By The Wall Street Journal
It’s been a dreary October for European banking. Deutsche Bank is writing down €5.8 billion ($6.6 billion) on assets in its investment-banking and retail units. Credit Suisse is preparing for another reorganization and a capital call that could amount to eight billion Swiss francs. Standard Chartered will eliminate 1,000 of 4,000 senior-management jobs. Expect more bad news as another earnings season approaches and other banks come clean about losses and strategic shortcomings.
All of these banks have new managements that are cleaning house, often belatedly. But the bigger story is the toxic interaction between ultra-low interest rates meant to boost economic growth in Europe and the stricter banking regulations meant to prevent another financial panic.
More onerous capital requirements and limits on leverage and other trading activity are the proximate cause for most recent restructuring moves at Deutsche Bank and Credit Suisse. Standard Chartered could face a capital shortfall in a stress test due to be released by the Bank of England in December. Higher capital standards are necessary to make banks less vulnerable in a crisis, but getting there is going to hurt earnings for a while.
Another issue is poor profitability as ultra-low rates wreak havoc with bank business models. With traditional ways of earning a living no longer working, banks are under pressure to boost earnings through other lines such as investment banking, although doing so is less profitable thanks to capital rules.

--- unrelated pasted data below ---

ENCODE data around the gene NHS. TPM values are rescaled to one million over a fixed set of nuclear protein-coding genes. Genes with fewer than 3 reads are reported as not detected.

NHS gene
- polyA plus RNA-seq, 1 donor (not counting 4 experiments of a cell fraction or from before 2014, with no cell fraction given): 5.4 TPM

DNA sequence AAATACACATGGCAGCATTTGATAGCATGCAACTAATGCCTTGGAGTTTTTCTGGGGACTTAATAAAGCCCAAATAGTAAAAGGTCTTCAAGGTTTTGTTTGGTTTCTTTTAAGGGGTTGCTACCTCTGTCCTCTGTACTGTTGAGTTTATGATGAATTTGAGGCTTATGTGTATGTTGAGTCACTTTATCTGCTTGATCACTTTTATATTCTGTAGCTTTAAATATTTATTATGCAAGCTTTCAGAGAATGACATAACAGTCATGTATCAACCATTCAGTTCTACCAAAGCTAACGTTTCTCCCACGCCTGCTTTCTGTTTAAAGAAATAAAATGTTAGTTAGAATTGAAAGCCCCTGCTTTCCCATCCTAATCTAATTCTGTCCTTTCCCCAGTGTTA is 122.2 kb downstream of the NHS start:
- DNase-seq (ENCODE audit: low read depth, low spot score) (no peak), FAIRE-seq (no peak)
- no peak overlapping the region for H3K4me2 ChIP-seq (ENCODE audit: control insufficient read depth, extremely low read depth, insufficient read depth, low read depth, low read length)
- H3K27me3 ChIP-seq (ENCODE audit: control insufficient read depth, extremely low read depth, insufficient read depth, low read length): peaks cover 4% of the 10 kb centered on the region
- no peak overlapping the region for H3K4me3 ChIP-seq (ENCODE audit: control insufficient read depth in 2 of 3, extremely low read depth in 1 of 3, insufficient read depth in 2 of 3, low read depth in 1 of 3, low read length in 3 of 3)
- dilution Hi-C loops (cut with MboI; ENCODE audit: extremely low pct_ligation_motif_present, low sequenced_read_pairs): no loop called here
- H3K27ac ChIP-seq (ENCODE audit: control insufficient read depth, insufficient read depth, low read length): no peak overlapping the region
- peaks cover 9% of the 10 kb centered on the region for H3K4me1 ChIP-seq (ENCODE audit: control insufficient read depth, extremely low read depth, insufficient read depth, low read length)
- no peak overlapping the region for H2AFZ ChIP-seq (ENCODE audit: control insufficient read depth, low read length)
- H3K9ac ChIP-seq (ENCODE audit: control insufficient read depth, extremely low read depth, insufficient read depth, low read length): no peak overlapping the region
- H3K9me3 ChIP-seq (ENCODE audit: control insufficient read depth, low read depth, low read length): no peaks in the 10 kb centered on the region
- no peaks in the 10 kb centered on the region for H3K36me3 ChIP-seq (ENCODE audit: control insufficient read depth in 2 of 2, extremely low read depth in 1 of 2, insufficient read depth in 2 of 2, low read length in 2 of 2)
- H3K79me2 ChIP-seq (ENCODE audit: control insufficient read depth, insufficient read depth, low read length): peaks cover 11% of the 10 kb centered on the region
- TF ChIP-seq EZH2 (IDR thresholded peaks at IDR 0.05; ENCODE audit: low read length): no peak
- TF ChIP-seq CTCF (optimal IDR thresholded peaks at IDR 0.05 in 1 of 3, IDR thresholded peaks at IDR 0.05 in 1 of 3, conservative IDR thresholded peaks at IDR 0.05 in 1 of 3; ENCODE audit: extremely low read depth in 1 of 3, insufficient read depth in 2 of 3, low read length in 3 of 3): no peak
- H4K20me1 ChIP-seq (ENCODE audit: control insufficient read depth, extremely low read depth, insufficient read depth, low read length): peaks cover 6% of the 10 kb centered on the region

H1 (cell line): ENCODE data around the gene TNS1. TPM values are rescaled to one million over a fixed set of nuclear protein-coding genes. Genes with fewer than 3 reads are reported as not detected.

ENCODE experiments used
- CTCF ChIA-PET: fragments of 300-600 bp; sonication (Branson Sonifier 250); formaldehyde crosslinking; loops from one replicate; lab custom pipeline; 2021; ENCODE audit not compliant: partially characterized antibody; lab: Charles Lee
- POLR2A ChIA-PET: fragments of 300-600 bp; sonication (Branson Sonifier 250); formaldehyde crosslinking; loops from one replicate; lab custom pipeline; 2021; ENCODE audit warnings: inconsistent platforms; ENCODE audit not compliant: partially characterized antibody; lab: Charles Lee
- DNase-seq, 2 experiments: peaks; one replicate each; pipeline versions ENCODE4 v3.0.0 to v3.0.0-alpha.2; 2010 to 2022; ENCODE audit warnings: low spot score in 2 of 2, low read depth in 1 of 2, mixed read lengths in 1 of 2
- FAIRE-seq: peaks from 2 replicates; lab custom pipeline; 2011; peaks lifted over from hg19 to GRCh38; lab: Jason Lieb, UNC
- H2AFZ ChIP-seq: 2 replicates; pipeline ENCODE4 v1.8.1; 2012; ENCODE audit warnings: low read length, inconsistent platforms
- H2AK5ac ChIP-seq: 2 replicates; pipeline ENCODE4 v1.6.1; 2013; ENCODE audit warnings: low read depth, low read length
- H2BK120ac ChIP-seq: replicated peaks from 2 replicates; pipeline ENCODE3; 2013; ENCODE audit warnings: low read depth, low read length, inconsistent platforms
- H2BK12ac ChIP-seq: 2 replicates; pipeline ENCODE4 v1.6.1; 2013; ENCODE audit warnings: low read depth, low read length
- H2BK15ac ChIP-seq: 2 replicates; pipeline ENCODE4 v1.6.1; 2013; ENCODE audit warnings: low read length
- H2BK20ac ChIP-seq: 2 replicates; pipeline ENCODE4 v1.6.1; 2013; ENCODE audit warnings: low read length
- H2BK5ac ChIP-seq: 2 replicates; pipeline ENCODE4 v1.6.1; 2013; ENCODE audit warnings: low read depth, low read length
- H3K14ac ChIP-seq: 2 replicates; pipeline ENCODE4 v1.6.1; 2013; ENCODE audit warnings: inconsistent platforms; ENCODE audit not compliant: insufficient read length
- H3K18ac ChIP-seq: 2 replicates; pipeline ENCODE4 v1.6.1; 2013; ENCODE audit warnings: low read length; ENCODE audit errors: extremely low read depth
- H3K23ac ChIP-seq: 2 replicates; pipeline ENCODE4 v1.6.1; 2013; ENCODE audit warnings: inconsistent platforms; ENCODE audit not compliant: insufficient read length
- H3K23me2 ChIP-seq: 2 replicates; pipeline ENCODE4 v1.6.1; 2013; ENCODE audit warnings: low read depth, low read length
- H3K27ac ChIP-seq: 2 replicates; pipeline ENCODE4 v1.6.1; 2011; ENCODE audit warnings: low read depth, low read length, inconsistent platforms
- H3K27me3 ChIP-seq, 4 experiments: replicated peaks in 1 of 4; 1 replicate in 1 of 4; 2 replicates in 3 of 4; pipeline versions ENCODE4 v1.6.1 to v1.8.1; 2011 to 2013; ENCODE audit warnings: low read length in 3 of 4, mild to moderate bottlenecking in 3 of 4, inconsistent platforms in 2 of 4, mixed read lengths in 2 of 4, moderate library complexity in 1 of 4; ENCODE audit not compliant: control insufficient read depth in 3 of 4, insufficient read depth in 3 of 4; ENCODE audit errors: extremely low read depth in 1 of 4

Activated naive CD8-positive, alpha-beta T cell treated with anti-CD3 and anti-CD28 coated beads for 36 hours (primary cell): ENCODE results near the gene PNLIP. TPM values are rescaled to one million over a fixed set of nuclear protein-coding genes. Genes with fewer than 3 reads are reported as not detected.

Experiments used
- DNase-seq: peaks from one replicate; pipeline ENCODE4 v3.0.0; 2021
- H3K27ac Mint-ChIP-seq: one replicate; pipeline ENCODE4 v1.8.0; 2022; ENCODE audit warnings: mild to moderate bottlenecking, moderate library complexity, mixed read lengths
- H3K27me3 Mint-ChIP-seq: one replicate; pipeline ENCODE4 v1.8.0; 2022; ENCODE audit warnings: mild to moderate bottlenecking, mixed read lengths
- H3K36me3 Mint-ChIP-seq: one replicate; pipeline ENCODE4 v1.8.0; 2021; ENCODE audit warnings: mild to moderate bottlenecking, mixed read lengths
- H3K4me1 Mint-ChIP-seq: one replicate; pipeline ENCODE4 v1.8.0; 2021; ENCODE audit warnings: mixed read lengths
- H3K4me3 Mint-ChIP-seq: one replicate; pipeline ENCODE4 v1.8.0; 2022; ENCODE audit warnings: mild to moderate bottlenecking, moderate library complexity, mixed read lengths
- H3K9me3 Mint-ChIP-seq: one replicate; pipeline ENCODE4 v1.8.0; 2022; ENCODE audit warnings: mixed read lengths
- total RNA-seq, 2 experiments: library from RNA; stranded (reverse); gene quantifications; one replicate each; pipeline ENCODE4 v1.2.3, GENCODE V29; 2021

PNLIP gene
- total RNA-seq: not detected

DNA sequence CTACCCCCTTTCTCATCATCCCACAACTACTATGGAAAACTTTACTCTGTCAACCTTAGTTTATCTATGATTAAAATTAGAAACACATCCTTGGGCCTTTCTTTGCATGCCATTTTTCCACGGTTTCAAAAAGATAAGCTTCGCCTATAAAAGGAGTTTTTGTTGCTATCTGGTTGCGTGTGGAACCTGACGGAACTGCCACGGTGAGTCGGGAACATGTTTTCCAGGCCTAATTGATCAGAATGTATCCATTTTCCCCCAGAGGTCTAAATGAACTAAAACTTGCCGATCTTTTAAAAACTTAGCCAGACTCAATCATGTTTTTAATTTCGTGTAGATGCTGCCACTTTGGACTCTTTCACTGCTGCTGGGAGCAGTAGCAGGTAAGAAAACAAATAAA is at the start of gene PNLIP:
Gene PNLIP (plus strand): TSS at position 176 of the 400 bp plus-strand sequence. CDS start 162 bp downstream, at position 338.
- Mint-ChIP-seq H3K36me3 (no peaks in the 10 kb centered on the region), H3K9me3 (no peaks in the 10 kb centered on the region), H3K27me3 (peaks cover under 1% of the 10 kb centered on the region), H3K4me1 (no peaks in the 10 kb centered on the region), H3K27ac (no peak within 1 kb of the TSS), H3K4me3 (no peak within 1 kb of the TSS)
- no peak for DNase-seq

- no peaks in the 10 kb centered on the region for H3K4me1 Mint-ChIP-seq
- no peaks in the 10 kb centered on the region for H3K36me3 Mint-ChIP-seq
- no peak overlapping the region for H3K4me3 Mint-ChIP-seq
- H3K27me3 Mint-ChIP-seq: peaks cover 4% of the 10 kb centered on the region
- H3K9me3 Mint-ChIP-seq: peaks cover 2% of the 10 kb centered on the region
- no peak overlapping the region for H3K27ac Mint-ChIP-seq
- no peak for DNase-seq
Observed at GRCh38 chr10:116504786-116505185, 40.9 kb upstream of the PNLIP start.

Consider Postbank. That retail business, which Deutsche Bank acquired in 2010 and now hopes to sell, accumulates savings deposits from individuals and lends mainly to small- and medium-size enterprises. The acquisition five years ago was supposed to diversify Deutsche Bank’s earnings. But low interest rates have reduced Postbank’s opportunities for earning a return on the deposits it holds and stricter prudential regulations hamper its ability to write riskier loans to small businesses.
Like Postbank, Germany’s smaller banks expect pretax profits to fall 25% by 2019 if the current low rates persist, according to a recent survey by the Bundesbank and Germany’s banking regulator.
Monetary mayhem also helps explain Standard Chartered’s woes. The bank is particularly exposed to developing economies in Asia and to commodities, both of which experienced a boom as a result of investments fueled by cheap capital from developed economies. As that tide turns, the bank has to prepare to satisfy new capital requirements with its core businesses under strain.
The result is a conflicted European banking system that isn’t much safer than it used to be but is worse at its traditional function of distributing capital from savers to businesses. More traditional, and stable, commercial banking isn’t reliably generating profits. Investment banking might, but it comes with tighter capital rules.
Now some bankers, such as Barclays’s John McFarlane and Société Générale’s Frédéric Oudéa, are arguing that the solution is to create European megabanks to rival America’s large institutions. This would overcome the economic ill effects of low profitability by producing more banks that are too big to fail. Gee, thanks.
Some will hail this squeeze on bank profits as a good thing—the capital rules are supposed to discourage excessive risk-taking, after all. But banks have to make a living somehow. The better pro-growth and pro-stability solution will come when central banks once again price capital normally.